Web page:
Many nonlinear systems exhibit the coexistence of multiple dynamic equilibrium status in some regions of parameter space. This phenomenon, referred to as generalized multistability, is found in variety of systems from different fields, including electronics, optics, mechanics, and biology, in addition to some standard models like Hénon map, Duffing, Rössler, van del Pol, and Lorentz equations. In such multiattractor systems a final state depends crucially on the initial conditions. However, in many practical situations multistability can create inconvenience, for instance, in construction of a commercial device with determinate characteristics. Therefore, the control of multistability is an important problem in applied nonlinear science. A method for controlling multistability was suggested by Pisarchik and Goswami in 2000. The authors called up the idea of complete annihilation of undesirable attractors in order to make the system monostable. They shown that undesirable states can be destroyed by a weak periodic modulation applied to a system parameter. Later, the method has been used for controlling multistability in coupled Duffing oscillators, a time-delayed logistic map, and lasers. The method has been realized experimentally in a CO laser and an erbium-doped fiber laser.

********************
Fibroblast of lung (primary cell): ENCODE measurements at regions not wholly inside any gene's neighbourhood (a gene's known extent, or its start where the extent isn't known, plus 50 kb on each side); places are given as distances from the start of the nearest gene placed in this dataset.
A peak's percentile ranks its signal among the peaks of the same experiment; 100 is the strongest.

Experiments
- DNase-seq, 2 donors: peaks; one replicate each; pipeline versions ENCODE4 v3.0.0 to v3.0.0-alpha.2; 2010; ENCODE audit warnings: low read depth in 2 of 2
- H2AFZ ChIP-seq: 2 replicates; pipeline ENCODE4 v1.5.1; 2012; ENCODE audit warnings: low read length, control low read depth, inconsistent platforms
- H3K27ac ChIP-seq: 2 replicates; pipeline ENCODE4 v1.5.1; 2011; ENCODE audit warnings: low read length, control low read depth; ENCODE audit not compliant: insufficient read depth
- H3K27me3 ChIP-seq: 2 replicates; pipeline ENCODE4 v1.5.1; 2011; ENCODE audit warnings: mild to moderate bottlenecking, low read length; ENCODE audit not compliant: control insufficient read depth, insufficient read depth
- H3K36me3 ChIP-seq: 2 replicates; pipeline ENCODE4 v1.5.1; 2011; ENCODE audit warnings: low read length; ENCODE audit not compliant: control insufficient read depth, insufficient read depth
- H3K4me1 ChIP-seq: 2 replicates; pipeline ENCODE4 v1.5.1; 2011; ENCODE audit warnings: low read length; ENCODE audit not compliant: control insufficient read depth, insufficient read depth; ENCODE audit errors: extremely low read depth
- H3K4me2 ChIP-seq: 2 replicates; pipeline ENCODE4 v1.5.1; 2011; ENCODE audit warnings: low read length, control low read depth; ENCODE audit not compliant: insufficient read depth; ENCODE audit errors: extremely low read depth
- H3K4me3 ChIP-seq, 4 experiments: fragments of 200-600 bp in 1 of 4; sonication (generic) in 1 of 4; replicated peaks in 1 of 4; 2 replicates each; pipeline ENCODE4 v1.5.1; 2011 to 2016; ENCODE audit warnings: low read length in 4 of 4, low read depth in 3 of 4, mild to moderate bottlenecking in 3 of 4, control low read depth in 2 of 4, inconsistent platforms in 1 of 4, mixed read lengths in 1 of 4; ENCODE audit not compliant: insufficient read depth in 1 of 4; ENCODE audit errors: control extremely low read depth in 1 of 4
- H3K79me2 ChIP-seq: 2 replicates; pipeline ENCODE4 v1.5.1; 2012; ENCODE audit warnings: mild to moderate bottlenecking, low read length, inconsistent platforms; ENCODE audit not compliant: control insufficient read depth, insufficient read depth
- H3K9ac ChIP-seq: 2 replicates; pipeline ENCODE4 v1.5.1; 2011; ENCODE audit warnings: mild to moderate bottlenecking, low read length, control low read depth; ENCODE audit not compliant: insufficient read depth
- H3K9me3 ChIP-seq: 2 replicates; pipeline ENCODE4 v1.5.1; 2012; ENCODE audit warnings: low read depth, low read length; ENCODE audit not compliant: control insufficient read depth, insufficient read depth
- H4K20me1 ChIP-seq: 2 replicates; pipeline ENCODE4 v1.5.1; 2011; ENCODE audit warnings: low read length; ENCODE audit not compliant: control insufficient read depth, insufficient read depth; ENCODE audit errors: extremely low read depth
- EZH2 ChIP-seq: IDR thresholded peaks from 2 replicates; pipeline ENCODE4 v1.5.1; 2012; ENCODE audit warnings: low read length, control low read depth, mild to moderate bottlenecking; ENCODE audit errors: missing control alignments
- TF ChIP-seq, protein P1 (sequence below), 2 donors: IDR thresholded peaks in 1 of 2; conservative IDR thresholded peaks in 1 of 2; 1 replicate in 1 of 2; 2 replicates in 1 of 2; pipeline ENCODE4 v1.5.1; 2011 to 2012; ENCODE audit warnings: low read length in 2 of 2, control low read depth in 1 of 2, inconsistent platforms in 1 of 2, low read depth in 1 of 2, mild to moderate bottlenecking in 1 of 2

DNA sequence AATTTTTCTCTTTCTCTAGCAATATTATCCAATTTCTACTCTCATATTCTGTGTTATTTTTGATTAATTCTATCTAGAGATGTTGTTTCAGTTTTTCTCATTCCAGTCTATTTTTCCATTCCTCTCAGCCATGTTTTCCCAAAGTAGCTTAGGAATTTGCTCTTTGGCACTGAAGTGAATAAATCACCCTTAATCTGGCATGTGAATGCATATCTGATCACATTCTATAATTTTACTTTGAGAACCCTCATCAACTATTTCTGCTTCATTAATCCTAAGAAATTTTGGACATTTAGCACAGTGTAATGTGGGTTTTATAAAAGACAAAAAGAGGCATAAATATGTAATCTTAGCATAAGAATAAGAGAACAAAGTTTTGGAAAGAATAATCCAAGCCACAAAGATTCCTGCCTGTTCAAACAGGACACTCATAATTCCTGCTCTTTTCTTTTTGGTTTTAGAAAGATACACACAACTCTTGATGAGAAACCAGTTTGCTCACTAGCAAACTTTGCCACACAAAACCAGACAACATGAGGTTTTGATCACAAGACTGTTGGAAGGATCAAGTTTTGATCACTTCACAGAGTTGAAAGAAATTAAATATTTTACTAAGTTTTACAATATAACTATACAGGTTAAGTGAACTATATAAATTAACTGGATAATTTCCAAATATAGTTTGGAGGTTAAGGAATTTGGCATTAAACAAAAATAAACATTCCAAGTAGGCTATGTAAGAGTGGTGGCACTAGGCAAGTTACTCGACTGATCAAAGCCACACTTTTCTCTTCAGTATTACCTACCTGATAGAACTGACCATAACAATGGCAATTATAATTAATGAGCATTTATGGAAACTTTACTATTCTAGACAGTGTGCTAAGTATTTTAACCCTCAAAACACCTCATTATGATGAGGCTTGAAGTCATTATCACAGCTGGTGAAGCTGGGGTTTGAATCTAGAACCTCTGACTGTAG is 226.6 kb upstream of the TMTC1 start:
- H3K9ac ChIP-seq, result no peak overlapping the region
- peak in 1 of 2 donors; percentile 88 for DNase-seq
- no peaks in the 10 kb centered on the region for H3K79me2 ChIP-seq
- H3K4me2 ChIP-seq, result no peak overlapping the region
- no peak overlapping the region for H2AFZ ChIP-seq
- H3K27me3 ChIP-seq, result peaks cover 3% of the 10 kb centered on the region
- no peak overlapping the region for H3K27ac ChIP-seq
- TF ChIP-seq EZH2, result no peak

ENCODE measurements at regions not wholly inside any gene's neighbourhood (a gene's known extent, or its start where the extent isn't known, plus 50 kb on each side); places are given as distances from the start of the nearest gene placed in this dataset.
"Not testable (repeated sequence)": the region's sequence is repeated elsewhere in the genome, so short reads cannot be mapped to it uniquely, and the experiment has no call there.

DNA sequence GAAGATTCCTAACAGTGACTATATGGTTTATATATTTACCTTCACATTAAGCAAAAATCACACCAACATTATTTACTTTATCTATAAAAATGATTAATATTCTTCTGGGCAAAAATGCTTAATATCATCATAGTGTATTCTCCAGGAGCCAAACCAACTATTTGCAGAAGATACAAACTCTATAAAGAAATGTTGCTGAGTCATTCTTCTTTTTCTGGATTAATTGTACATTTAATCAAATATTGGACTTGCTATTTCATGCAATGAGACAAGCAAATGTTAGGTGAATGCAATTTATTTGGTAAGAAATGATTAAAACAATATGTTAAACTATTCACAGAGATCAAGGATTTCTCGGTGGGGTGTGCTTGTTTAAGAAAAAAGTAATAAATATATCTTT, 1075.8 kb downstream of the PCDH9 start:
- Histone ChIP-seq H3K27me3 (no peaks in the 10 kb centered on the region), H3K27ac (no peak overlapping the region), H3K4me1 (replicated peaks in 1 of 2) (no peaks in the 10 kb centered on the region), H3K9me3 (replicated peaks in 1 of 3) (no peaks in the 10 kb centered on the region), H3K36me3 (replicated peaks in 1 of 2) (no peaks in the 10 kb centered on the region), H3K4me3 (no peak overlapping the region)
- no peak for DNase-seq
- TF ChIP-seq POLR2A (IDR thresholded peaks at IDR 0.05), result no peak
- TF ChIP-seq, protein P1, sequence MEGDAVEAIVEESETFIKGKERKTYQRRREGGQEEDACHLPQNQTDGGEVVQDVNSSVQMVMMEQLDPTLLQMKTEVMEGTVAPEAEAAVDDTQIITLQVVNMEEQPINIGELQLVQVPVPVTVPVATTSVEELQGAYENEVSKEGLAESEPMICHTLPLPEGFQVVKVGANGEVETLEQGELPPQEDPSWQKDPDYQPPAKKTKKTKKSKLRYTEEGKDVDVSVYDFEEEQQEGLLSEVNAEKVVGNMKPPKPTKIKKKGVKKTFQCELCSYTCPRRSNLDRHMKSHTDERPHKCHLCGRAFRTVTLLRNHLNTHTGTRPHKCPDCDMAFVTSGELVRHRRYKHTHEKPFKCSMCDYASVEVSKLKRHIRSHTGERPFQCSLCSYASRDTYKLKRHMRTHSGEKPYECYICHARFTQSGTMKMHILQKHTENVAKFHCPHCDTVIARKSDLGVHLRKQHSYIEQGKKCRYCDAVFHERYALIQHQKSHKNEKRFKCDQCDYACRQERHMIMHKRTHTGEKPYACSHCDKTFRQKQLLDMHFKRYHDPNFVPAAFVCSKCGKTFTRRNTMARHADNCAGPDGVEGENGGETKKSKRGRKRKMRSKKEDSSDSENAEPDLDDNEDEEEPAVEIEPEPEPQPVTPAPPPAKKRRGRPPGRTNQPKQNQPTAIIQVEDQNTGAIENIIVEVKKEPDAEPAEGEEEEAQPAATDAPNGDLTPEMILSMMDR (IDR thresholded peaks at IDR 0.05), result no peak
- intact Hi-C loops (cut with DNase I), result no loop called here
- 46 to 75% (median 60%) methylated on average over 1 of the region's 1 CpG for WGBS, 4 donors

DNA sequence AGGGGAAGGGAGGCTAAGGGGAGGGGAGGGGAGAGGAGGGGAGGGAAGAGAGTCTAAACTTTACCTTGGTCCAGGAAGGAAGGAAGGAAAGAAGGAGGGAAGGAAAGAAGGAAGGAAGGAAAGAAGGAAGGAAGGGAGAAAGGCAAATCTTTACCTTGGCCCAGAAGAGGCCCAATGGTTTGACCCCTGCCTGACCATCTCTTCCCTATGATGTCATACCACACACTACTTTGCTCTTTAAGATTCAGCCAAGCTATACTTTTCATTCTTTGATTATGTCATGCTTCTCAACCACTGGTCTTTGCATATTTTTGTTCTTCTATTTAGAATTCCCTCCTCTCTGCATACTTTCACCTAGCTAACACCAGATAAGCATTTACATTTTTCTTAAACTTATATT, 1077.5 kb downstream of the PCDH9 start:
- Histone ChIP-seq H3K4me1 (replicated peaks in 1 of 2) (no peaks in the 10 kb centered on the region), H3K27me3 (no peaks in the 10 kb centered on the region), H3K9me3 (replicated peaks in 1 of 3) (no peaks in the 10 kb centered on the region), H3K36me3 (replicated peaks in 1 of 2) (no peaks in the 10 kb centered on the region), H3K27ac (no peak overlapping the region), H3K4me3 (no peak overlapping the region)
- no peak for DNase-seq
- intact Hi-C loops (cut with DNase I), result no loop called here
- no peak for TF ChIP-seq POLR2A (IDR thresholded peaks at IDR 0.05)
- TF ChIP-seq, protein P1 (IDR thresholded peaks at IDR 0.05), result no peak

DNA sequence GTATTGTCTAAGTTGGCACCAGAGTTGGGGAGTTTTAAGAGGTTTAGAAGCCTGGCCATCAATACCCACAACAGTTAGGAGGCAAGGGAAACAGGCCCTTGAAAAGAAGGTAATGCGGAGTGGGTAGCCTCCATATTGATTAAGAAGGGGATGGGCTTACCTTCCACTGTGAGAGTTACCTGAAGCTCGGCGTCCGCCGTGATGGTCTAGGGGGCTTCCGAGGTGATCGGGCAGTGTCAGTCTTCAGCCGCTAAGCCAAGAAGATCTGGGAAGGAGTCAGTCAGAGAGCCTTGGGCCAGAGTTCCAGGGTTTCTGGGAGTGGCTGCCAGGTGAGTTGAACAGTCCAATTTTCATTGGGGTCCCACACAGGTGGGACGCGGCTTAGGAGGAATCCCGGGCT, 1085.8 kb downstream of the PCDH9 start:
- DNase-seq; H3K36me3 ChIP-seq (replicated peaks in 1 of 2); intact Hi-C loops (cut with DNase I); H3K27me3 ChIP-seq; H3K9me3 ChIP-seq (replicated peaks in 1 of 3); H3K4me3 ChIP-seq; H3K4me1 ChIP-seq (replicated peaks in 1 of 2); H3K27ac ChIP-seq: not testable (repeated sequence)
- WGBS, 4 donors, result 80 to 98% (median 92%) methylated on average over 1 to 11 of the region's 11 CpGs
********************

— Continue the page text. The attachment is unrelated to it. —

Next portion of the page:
In this report we demonstrate that the method of attractor annihilation also work in a noisy system. As an example, we explore the noisy Hénon map wich is described as